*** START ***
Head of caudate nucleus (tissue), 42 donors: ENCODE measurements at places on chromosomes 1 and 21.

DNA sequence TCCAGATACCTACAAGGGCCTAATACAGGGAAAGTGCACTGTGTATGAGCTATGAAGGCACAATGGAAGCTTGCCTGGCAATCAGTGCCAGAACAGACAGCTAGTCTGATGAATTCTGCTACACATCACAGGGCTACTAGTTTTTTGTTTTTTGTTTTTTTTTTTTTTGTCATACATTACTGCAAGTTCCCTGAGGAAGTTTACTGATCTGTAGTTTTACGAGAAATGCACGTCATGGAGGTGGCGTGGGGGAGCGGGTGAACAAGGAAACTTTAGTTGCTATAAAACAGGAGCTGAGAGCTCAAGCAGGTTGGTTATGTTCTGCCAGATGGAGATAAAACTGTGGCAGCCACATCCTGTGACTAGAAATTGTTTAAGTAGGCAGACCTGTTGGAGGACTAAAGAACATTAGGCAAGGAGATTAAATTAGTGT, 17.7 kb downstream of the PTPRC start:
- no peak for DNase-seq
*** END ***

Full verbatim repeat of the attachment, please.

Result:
Head of caudate nucleus (tissue), 42 donors: ENCODE measurements at places on chromosomes 1 and 21.

DNA sequence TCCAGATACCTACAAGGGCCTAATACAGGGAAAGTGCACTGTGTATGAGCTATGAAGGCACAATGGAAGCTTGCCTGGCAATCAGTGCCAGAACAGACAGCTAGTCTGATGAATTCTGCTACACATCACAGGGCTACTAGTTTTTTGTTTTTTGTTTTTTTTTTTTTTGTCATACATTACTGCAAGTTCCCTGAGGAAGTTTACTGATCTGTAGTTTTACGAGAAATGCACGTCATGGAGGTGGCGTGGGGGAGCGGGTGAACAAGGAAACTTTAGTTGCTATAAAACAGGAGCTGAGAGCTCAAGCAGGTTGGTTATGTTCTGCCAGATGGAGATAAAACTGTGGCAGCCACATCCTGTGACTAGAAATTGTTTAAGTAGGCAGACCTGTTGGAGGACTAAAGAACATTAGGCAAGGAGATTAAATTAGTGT, 17.7 kb downstream of the PTPRC start:
- no peak for DNase-seq